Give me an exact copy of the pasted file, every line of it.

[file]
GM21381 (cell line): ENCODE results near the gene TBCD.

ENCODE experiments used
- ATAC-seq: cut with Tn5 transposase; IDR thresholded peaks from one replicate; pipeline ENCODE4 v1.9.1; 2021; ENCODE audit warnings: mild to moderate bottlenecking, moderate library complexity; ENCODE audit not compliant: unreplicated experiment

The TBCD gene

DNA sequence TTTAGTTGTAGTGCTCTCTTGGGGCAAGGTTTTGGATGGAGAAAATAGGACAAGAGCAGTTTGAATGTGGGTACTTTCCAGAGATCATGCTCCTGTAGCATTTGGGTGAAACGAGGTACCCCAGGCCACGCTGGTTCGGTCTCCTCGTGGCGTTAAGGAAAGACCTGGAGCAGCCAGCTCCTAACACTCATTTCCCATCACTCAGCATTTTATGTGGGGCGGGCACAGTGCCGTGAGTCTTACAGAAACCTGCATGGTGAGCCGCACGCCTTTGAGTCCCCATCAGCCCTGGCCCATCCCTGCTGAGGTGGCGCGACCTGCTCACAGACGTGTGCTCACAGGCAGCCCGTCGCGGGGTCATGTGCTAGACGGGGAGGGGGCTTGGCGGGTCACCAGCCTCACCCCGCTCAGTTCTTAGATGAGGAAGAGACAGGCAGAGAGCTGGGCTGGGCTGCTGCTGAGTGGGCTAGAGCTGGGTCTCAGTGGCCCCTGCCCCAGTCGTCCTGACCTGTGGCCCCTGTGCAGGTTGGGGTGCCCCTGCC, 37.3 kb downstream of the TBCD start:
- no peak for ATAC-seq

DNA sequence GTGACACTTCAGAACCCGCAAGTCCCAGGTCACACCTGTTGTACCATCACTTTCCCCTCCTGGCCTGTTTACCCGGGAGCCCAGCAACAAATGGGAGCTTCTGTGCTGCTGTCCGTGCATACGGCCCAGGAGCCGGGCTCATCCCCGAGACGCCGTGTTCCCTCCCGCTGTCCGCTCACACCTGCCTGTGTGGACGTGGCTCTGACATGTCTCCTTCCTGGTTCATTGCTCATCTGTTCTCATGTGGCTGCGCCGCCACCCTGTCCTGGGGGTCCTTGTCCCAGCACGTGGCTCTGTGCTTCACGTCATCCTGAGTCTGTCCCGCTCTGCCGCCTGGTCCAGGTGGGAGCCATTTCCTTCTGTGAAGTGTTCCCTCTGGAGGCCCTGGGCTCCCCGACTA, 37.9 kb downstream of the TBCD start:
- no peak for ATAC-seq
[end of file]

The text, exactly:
GM21381 (cell line): ENCODE results near the gene TBCD.

ENCODE experiments used
- ATAC-seq: cut with Tn5 transposase; IDR thresholded peaks from one replicate; pipeline ENCODE4 v1.9.1; 2021; ENCODE audit warnings: mild to moderate bottlenecking, moderate library complexity; ENCODE audit not compliant: unreplicated experiment

The TBCD gene

DNA sequence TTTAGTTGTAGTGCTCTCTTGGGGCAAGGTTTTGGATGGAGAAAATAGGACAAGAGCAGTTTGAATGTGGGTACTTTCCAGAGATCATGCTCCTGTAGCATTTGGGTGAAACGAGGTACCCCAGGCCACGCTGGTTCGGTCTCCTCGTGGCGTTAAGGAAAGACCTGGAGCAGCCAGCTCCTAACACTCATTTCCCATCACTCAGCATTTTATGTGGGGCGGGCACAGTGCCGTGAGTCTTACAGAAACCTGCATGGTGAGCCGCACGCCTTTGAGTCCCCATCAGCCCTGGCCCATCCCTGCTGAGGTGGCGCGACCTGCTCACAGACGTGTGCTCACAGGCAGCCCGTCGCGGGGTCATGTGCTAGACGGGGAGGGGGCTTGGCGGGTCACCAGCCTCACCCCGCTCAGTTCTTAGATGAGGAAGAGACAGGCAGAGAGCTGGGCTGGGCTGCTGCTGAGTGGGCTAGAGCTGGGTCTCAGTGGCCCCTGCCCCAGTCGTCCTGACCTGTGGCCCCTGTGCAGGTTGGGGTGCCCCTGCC, 37.3 kb downstream of the TBCD start:
- no peak for ATAC-seq

DNA sequence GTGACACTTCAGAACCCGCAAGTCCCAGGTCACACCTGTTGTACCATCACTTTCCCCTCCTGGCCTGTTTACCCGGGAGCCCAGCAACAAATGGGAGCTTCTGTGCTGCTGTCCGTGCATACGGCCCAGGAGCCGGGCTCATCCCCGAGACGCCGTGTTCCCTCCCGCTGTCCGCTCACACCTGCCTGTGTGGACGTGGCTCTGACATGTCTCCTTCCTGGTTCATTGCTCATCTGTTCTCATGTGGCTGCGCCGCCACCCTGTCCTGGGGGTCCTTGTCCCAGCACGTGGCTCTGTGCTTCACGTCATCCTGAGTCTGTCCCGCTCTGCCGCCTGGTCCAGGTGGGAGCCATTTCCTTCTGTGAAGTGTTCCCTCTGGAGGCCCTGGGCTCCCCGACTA, 37.9 kb downstream of the TBCD start:
- no peak for ATAC-seq